Charlie Mallon uses a primitive way of working, known as ‘Cire Perdue’ or ‘Lost wax’. This technique was used successfully by the Celts across Europe, who we know through found artefacts were extremely skilful metalworkers.
Charlie follows the whole Cire Perdue process from start to finish, although it is unusual for this to be done today, in order to closely replicate the technique used by the ancient Celts.
The process starts with a model in clay from which a mould is made for a wax version of the piece. Each wax comes out slightly differently and takes some time to refine and finish, with sprues and risers added to help the bronze to flow properly around the final piece. Two or three wax versions are usually made but they don’t all reach the final bronze stage. The wax is then covered in a mix of primer and molochite which forms a ceramic shell, and layered up over weeks, or even longer in humid weather. Once the wax is fully covered in approximately 1.5cm of shell, it is heated to a very high temperature to remove all the wax. The hollow shell is buried in sand and the molten bronze is poured in. Once cooled, it is smashed open and the sculpture is revealed. Each sculpture is treated to develop a patination and then coated in beeswax to seal the finish.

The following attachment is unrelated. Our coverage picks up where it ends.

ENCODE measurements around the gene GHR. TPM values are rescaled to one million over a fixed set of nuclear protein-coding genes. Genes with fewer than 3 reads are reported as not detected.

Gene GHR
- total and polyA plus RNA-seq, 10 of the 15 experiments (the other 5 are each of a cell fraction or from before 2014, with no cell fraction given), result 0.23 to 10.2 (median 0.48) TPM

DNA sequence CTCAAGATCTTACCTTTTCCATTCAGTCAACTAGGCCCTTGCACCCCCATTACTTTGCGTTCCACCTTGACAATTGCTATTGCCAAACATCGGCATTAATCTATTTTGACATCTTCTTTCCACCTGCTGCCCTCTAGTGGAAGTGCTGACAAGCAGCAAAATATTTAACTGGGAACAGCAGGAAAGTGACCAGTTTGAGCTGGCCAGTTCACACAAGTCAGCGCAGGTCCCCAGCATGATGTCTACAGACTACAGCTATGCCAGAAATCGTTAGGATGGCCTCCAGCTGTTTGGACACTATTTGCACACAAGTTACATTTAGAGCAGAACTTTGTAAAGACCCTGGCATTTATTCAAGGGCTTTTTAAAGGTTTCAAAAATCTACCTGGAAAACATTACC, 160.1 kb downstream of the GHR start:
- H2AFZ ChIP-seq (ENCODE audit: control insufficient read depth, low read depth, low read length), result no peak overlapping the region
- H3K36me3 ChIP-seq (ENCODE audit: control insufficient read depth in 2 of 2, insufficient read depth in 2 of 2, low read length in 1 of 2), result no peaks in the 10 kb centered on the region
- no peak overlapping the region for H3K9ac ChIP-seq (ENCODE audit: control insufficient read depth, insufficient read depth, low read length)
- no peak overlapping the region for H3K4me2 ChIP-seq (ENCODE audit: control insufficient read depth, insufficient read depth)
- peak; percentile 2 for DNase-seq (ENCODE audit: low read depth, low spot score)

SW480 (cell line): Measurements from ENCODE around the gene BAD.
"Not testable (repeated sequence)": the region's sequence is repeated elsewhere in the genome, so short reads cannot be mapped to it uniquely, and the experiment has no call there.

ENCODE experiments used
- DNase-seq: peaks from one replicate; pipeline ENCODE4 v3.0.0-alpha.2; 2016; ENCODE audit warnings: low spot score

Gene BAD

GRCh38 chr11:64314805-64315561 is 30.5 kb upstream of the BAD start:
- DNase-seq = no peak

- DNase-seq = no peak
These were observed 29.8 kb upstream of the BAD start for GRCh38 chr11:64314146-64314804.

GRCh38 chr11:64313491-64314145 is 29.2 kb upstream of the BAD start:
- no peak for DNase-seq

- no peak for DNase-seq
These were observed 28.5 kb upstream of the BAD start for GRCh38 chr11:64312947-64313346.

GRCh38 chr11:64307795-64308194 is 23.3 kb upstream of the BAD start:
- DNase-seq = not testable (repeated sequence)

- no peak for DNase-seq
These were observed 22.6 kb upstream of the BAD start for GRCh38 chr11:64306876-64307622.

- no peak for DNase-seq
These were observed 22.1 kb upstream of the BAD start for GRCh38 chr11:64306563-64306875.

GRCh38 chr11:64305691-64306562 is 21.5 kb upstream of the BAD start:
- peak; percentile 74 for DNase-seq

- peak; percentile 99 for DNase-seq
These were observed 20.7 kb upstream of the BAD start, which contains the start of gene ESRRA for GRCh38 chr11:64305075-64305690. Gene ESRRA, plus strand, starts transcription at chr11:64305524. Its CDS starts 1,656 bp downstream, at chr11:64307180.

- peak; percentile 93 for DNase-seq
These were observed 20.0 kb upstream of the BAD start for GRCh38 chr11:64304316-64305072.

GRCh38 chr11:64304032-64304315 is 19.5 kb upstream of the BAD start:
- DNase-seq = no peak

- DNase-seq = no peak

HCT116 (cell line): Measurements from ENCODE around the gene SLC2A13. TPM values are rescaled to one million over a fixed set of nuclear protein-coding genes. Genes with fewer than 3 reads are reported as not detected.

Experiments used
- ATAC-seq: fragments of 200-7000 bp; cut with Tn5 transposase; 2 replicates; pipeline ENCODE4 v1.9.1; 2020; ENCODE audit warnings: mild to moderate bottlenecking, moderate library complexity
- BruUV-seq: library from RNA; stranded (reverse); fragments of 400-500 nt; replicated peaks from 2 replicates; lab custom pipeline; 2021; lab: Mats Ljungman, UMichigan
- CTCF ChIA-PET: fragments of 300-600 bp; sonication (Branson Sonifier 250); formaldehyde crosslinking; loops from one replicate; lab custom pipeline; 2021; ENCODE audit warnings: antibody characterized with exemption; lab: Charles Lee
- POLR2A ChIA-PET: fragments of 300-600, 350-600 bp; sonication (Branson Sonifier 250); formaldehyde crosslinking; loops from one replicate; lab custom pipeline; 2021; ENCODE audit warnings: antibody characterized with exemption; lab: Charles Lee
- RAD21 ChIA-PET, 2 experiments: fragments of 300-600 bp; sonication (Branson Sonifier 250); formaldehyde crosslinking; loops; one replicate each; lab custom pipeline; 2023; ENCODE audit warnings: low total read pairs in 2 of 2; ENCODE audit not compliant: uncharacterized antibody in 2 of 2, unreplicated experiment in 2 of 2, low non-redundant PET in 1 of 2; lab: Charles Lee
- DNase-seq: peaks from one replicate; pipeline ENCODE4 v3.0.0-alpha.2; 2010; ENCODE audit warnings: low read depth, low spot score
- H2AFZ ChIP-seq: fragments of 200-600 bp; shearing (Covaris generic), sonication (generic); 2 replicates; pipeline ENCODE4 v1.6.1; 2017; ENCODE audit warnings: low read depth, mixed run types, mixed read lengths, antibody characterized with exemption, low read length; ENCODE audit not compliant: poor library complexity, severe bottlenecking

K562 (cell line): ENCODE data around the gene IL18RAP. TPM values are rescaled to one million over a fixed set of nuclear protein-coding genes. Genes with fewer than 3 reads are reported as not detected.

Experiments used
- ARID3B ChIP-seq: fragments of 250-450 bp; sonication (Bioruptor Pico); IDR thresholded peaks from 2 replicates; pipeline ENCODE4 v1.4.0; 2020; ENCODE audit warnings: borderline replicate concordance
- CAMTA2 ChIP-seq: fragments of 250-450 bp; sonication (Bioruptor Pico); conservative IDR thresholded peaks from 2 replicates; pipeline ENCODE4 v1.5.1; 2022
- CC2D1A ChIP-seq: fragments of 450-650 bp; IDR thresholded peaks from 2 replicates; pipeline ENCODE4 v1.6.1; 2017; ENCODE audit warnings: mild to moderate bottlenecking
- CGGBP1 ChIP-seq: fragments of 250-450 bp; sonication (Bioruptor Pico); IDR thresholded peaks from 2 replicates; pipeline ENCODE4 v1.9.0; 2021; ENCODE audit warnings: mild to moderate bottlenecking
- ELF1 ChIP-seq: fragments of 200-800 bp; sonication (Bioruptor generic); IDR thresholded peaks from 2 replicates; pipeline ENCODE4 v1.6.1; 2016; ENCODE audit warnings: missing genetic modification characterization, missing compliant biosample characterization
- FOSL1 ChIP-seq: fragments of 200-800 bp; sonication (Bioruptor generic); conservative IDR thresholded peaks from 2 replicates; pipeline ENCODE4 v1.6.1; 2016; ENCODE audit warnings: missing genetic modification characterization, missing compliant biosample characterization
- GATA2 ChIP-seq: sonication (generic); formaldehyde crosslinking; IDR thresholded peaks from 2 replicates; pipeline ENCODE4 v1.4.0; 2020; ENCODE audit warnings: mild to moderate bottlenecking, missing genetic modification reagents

The Celtic myths that inspired the bronze animal figurines of the raven, the boar and the salmon were written down in early books. The tales themselves will however be far older due to the strong tradition of oral storytelling which precedes the habit of recording in writing and instead relied solely on memory and verbal communication.
Similar themes to those in these myths occur across mythologies from different Celtic nations and indeed other mythologies. For example, the story of the Salmon of Knowledge, in which Fionn McCool gains his wisdom and knowledge from a salmon, has echoes in a Welsh tale.